New-covenant ministers, essentially, can do only two things for others. First, we can help remove obstacles that are keeping people from carrying out what is written in their hearts and in their minds. These obstacles can be fears, misconceptions, habits, strongholds. Through love and witness, a minister can help remove these barriers and open the way for faith to operate freely. Second, we can help provide opportunities for God’s people to do what they have already been programmed to do by their new birth. Looking at ministry in light of these two tasks helps shed light on how best to minister without manipulation. It is not wrong, for example, for ministers to give us opportunities for service. Christians needed to be challenged to do what is in their hearts to do – to believe, to serve, to give. Placing opportunities in front of others is not necessarily manipulation. Only when the inner person is sacrificed to external behavior does manipulation replace ministry. Manipulation is playing God. That is a tiring and exasperating experience; you are just not equipped for it. If you fall into the habit of relying on manipulation in the service of ministry, your energy level will not hold out. In the long run, you cannot be successful. Ministry, on the other hand, is following God, immersing yourself in the reality of the gospel of grace and responding to his leadership as you lead others.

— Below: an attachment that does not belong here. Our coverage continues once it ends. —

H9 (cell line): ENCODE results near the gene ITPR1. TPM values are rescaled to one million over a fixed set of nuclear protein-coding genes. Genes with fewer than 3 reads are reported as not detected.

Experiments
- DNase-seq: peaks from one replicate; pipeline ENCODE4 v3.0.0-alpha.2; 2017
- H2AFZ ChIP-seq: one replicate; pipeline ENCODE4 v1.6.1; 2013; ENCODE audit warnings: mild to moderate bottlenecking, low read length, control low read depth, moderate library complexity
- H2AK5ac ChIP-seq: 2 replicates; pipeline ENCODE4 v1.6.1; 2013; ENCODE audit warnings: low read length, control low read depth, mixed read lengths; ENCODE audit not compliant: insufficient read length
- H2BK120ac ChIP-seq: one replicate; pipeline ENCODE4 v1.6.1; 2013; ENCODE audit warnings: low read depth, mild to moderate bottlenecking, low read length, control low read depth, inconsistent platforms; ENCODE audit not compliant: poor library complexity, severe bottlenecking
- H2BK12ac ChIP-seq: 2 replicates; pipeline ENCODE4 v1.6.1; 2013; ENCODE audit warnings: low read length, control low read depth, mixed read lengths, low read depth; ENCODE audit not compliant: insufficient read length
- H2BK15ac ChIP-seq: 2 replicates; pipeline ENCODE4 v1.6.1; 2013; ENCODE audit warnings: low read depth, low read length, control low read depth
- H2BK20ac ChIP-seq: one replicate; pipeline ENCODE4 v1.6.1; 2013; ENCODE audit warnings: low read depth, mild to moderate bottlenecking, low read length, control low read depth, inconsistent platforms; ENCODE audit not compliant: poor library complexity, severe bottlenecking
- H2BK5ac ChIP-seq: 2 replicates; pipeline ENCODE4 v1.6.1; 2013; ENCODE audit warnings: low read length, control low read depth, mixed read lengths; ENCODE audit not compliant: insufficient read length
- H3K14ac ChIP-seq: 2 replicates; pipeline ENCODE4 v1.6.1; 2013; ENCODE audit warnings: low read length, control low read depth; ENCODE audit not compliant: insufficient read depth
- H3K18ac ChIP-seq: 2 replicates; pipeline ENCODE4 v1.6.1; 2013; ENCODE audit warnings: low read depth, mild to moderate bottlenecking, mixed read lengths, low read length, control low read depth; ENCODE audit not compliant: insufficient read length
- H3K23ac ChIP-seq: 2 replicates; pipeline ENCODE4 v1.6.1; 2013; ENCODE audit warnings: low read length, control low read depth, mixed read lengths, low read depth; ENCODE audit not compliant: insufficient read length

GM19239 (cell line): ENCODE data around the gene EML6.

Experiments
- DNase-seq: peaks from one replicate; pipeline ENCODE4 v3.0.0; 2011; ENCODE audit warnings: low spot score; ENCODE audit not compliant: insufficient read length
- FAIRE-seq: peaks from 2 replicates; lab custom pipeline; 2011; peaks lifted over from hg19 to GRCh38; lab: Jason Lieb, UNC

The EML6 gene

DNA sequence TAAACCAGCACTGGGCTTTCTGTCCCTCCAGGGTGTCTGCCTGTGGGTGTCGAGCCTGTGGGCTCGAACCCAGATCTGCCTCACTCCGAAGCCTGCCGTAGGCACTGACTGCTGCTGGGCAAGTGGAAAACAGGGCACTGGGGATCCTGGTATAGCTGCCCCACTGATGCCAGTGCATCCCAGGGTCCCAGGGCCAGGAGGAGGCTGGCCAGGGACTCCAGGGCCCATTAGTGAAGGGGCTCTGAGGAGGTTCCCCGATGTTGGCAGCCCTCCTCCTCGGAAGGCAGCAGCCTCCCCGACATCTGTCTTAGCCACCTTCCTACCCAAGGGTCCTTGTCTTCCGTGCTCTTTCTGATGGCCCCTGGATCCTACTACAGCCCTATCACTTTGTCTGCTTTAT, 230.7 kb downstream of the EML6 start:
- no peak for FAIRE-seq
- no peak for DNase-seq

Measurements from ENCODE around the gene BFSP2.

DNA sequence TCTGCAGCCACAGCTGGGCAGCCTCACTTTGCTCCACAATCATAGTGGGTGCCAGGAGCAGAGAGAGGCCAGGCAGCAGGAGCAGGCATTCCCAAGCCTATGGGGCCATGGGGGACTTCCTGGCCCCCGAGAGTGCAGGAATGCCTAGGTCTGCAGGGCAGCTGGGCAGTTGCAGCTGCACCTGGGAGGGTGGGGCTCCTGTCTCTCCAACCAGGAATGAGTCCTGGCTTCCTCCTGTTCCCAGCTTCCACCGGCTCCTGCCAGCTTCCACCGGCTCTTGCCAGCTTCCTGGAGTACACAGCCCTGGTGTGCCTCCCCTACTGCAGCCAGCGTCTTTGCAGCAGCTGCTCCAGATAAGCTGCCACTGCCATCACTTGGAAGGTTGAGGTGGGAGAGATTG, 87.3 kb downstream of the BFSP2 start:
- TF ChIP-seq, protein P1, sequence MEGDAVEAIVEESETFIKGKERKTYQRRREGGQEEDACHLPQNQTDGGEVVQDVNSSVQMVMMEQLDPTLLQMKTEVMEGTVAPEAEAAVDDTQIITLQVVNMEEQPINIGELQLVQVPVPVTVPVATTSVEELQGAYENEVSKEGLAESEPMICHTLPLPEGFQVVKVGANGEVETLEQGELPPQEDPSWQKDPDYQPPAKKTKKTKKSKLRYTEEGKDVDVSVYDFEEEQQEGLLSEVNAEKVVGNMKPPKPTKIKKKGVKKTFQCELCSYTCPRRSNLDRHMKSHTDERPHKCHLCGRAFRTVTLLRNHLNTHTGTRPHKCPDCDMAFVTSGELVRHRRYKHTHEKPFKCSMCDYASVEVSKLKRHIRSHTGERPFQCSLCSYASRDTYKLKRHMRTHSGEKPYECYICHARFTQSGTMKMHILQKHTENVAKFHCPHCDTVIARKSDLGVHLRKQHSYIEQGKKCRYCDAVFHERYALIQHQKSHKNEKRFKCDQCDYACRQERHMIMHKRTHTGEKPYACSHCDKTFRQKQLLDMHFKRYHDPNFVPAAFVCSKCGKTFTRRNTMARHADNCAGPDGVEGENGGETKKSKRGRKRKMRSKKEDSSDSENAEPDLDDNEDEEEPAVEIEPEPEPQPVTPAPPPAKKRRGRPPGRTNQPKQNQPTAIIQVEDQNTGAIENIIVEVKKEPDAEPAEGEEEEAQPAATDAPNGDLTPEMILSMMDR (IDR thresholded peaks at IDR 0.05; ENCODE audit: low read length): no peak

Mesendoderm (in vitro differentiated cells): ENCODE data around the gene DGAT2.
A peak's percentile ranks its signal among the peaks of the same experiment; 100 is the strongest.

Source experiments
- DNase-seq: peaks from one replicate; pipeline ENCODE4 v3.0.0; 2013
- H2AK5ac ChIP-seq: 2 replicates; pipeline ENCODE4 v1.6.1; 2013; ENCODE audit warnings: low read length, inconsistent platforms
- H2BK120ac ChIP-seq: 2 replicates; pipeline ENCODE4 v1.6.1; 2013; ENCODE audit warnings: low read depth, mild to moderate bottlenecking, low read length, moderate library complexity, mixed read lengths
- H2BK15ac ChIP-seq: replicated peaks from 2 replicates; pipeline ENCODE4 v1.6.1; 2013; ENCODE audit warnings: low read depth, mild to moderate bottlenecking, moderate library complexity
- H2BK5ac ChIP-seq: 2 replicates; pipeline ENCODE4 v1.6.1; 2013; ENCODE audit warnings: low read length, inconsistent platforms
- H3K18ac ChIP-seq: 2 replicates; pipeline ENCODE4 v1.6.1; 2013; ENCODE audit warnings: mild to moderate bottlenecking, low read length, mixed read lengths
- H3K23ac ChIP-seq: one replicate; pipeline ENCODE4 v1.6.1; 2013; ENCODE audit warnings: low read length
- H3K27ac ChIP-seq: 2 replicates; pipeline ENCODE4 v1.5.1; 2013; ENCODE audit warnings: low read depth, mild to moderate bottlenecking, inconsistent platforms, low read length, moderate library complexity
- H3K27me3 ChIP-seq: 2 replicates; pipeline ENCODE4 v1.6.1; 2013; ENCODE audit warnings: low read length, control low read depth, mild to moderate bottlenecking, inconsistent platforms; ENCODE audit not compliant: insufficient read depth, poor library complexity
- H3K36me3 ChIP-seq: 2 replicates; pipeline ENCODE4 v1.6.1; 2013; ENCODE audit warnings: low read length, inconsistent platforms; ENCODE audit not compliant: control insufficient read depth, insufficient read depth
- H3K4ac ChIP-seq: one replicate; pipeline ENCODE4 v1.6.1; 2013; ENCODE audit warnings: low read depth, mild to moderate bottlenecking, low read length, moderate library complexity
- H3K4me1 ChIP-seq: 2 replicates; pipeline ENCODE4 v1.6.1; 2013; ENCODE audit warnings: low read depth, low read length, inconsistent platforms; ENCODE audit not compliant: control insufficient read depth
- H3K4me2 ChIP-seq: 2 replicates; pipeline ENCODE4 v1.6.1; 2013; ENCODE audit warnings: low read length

Grace Works, Vine Books, 1992, 198.